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Like that crazy sitcom character, the one that can’t manage a real relationship, your preschool kid can sometimes be an emotional mess.
You give him a lollipop and he runs around the house singing about it. You tell him he has to wear socks and a coat because it’s sleeting outside and he collapses onto the floor, red-faced and screaming. Helping children learn how to talk about their feelings can bring balance to their moods and is at the very top of the list of important parenting duties.
Detect the emotion
Some parents have a knack for observing the signs of emotional flare ups, like they possess some shady magic that lets them see a tantrum or a sulk developing like a dark cloud on the horizon.
Pro tip: It isn’t magic. You can do it.
Think about your child’s emotional responses, the way your son furrows his brow when frustrated or your daughter stutters through her words when nervous. Tuning in to these subtle signs is key to helping your child make sense of his or her emotional state. We all have feelings. Helping children talk about those feelings can make emotions feel a lot less overwhelming, scary, or upsetting.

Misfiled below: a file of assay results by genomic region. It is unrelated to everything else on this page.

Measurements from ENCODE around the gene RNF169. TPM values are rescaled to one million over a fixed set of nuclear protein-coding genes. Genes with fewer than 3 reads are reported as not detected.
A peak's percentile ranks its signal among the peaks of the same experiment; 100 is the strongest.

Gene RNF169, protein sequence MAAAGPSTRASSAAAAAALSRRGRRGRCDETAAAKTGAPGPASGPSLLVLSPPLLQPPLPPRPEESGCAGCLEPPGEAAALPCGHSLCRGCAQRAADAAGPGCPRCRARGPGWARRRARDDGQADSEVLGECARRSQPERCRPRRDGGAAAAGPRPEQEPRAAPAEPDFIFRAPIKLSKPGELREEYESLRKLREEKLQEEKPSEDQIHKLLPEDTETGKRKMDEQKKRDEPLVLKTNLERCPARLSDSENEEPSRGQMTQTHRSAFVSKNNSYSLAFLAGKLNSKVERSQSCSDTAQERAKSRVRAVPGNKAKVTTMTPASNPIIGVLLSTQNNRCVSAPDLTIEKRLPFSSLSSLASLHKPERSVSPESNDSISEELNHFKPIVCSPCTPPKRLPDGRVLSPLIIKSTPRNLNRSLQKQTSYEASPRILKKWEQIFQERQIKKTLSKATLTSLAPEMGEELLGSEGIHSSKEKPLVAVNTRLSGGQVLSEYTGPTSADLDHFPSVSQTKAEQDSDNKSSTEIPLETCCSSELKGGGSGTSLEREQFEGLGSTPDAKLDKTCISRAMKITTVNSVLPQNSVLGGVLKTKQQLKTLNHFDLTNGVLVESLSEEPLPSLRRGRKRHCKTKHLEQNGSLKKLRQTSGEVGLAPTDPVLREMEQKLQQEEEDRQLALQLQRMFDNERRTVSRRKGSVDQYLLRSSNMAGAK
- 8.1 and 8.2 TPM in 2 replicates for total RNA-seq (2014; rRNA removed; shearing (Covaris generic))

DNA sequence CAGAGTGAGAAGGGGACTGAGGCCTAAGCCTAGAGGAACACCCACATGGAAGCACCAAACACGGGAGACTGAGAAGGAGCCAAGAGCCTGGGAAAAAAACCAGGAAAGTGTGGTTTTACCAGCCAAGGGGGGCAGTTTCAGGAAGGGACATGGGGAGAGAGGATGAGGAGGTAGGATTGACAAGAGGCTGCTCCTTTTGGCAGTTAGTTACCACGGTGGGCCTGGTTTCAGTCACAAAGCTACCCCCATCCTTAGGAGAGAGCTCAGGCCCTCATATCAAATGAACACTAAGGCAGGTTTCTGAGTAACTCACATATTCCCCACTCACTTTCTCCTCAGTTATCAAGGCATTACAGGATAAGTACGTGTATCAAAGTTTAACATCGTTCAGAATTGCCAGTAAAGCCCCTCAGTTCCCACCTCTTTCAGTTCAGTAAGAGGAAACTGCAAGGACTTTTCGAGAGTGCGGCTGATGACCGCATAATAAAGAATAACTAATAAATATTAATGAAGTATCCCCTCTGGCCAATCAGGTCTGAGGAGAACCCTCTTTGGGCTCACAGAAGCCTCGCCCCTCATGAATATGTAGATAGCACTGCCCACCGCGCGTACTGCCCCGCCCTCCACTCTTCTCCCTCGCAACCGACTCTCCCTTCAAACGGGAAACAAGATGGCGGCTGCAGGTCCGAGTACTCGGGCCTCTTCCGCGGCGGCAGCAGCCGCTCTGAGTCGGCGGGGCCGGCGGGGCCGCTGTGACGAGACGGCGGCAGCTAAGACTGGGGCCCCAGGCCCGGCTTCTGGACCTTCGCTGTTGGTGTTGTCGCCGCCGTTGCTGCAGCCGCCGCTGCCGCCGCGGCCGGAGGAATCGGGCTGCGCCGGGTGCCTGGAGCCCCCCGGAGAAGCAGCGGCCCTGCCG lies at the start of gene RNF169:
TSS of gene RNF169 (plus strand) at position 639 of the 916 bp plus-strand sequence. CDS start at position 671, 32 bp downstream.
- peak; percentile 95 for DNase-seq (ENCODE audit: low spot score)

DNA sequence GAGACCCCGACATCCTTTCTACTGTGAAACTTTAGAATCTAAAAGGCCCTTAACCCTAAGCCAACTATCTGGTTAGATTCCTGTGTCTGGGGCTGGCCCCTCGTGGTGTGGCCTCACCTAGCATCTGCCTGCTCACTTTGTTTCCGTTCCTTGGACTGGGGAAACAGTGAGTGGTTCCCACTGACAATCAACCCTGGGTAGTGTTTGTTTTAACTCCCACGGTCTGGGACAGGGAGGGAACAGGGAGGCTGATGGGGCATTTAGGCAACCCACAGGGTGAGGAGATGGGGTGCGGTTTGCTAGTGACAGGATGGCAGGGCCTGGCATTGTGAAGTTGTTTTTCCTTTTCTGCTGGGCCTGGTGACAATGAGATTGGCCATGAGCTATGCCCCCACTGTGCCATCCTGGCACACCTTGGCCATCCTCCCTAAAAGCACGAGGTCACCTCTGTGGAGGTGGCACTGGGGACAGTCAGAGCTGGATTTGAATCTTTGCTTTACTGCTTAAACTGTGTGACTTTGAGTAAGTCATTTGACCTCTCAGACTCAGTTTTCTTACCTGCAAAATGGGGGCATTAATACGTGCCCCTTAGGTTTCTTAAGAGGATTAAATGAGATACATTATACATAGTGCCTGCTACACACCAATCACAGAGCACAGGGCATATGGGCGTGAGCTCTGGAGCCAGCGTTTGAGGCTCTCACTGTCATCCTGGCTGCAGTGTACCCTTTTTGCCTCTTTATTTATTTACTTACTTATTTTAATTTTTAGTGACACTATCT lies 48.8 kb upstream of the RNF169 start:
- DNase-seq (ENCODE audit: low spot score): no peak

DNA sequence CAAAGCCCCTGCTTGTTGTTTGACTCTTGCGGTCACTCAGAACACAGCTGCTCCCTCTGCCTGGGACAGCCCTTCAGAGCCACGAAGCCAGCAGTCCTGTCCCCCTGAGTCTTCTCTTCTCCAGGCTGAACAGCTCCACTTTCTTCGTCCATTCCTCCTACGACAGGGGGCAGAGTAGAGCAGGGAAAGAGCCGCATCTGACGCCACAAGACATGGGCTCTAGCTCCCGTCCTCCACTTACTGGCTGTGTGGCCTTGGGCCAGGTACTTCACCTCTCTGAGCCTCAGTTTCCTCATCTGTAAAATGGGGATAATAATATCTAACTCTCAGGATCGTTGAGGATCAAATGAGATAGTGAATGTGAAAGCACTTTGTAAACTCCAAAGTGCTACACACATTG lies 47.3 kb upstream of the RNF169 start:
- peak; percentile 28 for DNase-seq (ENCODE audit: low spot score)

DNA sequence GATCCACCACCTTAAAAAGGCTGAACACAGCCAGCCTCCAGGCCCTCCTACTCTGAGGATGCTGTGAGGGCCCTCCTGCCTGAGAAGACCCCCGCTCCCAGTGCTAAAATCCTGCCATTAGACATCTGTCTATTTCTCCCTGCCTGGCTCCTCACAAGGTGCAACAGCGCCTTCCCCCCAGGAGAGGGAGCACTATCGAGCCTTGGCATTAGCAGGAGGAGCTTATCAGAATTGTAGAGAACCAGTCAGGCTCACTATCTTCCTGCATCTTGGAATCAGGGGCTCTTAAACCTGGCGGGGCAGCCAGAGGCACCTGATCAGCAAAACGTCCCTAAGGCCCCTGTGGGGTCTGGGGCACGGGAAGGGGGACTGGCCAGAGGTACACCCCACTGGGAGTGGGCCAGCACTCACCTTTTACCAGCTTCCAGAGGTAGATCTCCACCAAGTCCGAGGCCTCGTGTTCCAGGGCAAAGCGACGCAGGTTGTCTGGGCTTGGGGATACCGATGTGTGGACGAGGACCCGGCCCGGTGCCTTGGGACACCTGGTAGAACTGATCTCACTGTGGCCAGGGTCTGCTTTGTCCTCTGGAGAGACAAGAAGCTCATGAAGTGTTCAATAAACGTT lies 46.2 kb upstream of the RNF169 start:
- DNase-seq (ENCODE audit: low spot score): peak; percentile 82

React and guide
You’ve taken your 4-year-old to the birthday party she’s been excitedly chatting about all week. But once you arrive, the playroom is loud and children are running everywhere. The afternoon might play out several ways, with your child feeling happy and excited, sporting Hulk-colored frosting on her lips; or over-stimulated, exhausted, and begging to leave.
By the time the birthday child is opening presents, you can tell things are headed south. Birthday boy is showing off his cool stuff and your child isn’t feeling it. She comes to you, lower lip out, and says, “I want a new puzzle and those books.”
It might be easier to placate her and buy some new toys, or to tell her to grow up and stop whining. But giving her a chance to talk about how she feels will give her tools she can use for the rest of her life.
You say: “You want all that stuff that your friend just got? But it’s his special day, isn’t it?” She shakes her head as she listens in your arms. “I’ve felt that way before, and I have a word for it.” She asks what it is. “I call it envy. You’re envious of his birthday.”
From there, you can talk to her about how one day soon it will be her birthday, and no one else’s and she’ll be the one celebrated. You can talk about how feeling envious isn’t fun, but it’s a common feeling we all experience. Then give an example from your own life to give her something to think about on the drive home.